Located four miles south of Hilo , Kea‘au is situated within the 70,000-acre district of Puna. Bordering roughly nine miles of coastline, Kea‘au extends some 26 miles inland. Historical documents indicate this area had early agricultural field systems and that much of the land was used for grazing, but it was in the coastal area where the early inhabitants settled.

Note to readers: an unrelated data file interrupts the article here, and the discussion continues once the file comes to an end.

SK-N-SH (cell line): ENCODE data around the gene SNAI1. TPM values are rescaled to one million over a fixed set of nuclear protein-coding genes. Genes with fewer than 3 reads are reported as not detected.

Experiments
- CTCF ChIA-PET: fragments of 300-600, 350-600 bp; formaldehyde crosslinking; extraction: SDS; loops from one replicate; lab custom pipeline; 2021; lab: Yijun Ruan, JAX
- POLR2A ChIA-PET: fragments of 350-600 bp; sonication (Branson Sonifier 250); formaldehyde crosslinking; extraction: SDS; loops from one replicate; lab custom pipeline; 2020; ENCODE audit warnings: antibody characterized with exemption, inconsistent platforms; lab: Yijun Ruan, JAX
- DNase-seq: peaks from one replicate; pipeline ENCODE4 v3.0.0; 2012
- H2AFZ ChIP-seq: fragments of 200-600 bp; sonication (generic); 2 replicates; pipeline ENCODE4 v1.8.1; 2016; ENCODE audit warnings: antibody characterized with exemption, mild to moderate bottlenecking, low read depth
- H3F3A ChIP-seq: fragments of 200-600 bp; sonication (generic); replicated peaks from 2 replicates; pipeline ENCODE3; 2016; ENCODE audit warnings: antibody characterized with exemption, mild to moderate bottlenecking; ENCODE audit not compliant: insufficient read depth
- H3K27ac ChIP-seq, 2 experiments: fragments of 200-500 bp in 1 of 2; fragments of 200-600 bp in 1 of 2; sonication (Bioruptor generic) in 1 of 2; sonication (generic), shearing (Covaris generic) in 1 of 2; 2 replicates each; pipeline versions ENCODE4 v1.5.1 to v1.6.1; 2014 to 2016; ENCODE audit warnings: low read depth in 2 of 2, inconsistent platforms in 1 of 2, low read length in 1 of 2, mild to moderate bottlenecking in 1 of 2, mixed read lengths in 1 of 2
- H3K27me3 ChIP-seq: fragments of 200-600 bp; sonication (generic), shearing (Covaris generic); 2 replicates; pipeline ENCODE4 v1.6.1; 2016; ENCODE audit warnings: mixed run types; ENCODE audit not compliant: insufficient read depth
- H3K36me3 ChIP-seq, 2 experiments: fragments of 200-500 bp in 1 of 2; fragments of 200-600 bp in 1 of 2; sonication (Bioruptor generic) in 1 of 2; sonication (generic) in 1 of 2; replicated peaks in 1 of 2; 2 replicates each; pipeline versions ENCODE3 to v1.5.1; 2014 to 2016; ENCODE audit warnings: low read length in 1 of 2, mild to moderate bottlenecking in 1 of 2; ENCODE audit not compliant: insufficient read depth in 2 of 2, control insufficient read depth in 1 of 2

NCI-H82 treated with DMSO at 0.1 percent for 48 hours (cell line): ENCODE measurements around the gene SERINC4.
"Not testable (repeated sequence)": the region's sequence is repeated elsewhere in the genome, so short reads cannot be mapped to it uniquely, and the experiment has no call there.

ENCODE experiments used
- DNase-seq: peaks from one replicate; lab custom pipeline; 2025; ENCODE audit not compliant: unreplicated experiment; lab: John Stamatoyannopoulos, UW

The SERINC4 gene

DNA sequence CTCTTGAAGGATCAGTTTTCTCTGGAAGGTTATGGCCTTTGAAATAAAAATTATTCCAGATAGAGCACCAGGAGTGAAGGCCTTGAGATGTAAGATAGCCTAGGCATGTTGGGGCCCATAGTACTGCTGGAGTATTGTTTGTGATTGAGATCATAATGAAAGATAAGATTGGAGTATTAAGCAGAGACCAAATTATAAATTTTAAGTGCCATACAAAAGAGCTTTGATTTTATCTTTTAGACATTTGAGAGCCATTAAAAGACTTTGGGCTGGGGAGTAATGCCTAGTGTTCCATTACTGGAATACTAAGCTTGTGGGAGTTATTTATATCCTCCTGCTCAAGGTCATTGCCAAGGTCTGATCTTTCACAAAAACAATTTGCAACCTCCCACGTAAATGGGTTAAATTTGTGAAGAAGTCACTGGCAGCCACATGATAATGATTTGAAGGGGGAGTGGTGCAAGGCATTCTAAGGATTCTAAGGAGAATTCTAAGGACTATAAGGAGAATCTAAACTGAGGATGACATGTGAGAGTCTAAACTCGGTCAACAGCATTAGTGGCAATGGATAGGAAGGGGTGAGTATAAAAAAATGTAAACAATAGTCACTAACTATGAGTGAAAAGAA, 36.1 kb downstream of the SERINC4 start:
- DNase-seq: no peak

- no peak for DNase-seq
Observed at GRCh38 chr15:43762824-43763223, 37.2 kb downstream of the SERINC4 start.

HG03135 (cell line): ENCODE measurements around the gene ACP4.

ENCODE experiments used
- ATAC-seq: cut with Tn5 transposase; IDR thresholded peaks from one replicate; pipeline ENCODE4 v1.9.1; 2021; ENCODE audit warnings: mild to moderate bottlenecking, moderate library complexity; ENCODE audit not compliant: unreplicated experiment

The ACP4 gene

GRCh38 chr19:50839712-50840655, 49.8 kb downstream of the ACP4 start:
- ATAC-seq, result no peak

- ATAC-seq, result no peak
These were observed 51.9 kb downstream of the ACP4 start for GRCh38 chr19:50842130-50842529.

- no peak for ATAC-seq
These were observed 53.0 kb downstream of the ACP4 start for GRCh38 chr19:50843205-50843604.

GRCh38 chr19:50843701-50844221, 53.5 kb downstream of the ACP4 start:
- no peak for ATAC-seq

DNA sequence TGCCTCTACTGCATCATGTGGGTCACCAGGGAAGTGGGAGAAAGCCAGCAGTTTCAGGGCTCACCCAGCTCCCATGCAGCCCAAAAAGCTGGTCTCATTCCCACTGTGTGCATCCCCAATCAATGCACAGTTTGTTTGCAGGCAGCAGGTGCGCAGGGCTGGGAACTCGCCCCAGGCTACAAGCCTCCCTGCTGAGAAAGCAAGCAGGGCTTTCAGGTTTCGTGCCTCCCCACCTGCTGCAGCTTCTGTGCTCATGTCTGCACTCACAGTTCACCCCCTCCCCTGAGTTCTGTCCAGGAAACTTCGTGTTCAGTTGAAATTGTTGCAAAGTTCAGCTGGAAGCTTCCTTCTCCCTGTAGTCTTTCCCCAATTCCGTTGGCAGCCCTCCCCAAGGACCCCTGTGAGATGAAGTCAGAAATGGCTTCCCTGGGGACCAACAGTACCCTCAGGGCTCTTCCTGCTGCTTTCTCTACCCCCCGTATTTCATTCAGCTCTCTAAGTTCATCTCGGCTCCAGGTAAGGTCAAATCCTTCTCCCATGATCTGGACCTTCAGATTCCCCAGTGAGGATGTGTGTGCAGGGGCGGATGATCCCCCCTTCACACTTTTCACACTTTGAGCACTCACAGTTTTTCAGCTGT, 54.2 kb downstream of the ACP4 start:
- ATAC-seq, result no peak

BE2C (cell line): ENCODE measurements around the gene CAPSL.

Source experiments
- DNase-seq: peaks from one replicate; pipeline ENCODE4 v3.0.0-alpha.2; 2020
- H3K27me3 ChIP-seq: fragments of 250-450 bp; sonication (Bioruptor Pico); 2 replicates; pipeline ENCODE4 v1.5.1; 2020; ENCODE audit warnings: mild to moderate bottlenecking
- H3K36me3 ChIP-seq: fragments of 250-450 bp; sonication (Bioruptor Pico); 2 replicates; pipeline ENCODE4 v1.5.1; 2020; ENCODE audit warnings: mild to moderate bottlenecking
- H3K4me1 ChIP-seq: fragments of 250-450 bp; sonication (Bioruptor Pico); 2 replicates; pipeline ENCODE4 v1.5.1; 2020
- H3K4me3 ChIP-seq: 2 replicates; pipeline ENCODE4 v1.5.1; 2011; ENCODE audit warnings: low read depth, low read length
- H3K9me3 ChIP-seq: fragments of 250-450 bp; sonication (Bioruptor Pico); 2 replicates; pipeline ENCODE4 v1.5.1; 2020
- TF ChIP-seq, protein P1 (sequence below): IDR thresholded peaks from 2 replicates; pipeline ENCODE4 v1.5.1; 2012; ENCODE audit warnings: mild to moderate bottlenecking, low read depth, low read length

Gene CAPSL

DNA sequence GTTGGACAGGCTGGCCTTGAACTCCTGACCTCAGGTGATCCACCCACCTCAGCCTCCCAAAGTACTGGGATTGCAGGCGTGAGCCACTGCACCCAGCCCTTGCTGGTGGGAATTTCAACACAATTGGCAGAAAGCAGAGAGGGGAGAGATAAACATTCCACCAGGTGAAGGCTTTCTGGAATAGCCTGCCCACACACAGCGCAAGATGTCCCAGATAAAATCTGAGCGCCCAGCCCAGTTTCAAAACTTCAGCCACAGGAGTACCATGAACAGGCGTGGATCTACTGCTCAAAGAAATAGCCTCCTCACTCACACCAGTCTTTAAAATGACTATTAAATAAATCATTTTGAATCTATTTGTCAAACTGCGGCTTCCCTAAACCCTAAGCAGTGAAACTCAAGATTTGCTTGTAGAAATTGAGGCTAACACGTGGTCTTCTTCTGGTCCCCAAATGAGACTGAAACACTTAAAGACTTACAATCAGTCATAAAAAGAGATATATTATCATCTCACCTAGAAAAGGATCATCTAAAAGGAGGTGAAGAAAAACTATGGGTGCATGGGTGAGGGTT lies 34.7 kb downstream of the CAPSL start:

In 1882, the land division of Kea‘au was purchased from the King Lunalilo estate and would eventually be owned entirely by William H. Shipman, a missionary descendant. The leasing of land in 1899 to the Ola‘a Sugar Company saw the birth of Kea‘au’s plantation community. Shops, schools, churches and camp housing quickly sprang up. It was at that time that the first Japanese workers arrived, and Filipino workers soon followed in 1906. In 1960, Ola‘a Sugar Company changed its name to Puna Sugar Company but due to economic losses it eventually closed in 1984.Today Kea‘au retains its old-world, plantation-style quaintness, and it essentially remains an agricultural community. The arrival of Kea‘au Town Center and the W.H. Shipman Business Park in the 1980s indicates how determined this small town is to grow and prosper. Be sure to visit the Kea'au Visitor Center and Farmer's Market.